WASHINGTON — Should there be a separate service for space? The House Armed Services’ Strategic Forces subcommittee is one of the entities on Congress that will shape the debate over a Space Force, and Rep. Jim Cooper, D-Tenn., has been an outspoken supporter of carving out a space service from the Air Force
Cooper, along with Rep. Mike Rogers, R-Ala, was one of the architects of the Space Corps proposal that seems to be a model for President Donald Trump’s call to build a Space Force. Despite the Republican president’s takeover of the idea, Cooper still supports the Space Force — but intends Congress to have a hand in building it.
Cooper spoke with Defense News this March about the issues his subcommittee will tackle this year.
So what are your major priorities for the strategic forces subcommittee?
Keeping Space Corps going, and you know, it's called Space Force [now]. We'll continue the Rogers-Cooper priority from last time.
Then we need to keep our nuclear capability the strongest in the world; there can be modifications to that. Missile defense is always an exciting area, and a lot is happening there, but that’s mainly making sure the technical capability that everyone wants can be achieved. There are a lot of engineering issues there that we face.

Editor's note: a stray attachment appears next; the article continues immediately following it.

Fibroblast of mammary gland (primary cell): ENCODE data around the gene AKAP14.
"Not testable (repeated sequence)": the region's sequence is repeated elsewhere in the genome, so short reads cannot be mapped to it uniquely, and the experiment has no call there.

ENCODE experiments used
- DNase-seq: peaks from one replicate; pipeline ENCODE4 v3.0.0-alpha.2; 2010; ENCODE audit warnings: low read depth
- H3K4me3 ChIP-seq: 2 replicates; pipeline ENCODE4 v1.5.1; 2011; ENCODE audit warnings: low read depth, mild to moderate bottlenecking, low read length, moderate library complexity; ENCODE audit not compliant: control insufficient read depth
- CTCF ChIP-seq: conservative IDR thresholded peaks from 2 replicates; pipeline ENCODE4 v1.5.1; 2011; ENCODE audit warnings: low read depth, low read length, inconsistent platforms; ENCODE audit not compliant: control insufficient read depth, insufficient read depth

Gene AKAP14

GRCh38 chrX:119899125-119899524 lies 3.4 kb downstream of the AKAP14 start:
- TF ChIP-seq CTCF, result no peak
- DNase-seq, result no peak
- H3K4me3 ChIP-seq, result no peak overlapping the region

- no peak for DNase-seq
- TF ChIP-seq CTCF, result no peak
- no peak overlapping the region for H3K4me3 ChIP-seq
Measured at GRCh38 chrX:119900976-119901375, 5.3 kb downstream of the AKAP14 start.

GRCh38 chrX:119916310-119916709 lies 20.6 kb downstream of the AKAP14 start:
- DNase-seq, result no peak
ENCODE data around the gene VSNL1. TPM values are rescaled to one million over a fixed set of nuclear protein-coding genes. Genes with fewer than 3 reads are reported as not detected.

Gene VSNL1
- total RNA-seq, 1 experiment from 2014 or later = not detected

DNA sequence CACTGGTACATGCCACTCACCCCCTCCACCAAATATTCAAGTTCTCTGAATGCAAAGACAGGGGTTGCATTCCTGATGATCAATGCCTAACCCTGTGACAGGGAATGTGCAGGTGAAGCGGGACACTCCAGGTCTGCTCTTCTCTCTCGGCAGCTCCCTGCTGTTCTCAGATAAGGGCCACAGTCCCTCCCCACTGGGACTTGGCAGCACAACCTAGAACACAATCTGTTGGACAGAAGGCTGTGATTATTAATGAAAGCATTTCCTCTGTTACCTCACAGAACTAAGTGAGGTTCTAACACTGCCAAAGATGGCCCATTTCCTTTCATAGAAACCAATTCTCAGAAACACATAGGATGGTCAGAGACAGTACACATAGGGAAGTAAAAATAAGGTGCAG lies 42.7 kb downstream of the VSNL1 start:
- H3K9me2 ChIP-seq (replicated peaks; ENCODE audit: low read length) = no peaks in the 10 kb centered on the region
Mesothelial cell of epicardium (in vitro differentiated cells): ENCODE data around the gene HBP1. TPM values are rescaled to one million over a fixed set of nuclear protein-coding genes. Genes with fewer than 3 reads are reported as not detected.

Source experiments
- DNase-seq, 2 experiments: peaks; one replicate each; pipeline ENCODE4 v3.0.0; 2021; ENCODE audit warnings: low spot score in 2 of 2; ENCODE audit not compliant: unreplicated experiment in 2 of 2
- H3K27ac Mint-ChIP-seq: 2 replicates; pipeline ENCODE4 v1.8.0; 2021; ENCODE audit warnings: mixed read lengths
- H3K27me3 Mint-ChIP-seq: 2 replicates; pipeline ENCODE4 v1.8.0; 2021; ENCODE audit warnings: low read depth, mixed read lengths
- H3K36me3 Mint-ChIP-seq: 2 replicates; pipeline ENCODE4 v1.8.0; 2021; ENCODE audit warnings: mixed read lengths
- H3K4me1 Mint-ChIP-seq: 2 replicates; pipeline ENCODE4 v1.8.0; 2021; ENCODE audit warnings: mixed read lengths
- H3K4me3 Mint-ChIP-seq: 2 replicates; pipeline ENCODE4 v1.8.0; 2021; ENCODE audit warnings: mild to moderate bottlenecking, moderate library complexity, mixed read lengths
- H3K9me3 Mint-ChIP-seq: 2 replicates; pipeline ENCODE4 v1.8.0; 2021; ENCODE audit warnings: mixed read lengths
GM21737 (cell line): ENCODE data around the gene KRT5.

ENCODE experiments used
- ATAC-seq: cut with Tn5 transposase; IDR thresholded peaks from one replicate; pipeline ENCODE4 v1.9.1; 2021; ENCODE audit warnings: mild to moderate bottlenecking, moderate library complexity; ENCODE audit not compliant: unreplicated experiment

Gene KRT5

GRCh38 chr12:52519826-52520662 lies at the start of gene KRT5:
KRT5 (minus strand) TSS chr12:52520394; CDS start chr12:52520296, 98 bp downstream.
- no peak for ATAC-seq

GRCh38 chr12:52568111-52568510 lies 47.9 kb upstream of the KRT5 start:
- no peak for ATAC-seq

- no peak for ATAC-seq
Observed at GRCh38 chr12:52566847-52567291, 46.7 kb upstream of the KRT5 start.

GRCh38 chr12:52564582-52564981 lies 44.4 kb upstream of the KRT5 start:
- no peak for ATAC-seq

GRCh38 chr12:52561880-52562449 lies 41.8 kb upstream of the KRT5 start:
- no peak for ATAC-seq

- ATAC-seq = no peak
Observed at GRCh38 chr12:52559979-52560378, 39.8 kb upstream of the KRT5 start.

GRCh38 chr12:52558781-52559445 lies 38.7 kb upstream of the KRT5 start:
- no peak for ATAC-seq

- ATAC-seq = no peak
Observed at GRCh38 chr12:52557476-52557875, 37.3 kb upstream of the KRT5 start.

You just seemed to draw a line between the Cooper-Rogers Space Corps versus Space Force. In your mind, are these different things? Are you pleased with the way that you see Space Force moving?
Well, the president obviously hijacked our proposal and exaggerated it. Now it’s returning back to the centrist proposal that it always was. You know that this passed the HASC last year, 60-1; had overwhelming House support. We still had to work on some of our Senate colleagues, but the good part of the president’s intervention is I hope it will persuade some of the Republican Senate to come our way, people who had been skeptical. But I really haven’t met a skeptic who’s been to all the briefs, all the threat briefs, and unfortunately we can’t talk a lot about that, but it should be apparent after the Chinese ’07 ASAT test, and things like that we should been more alert to.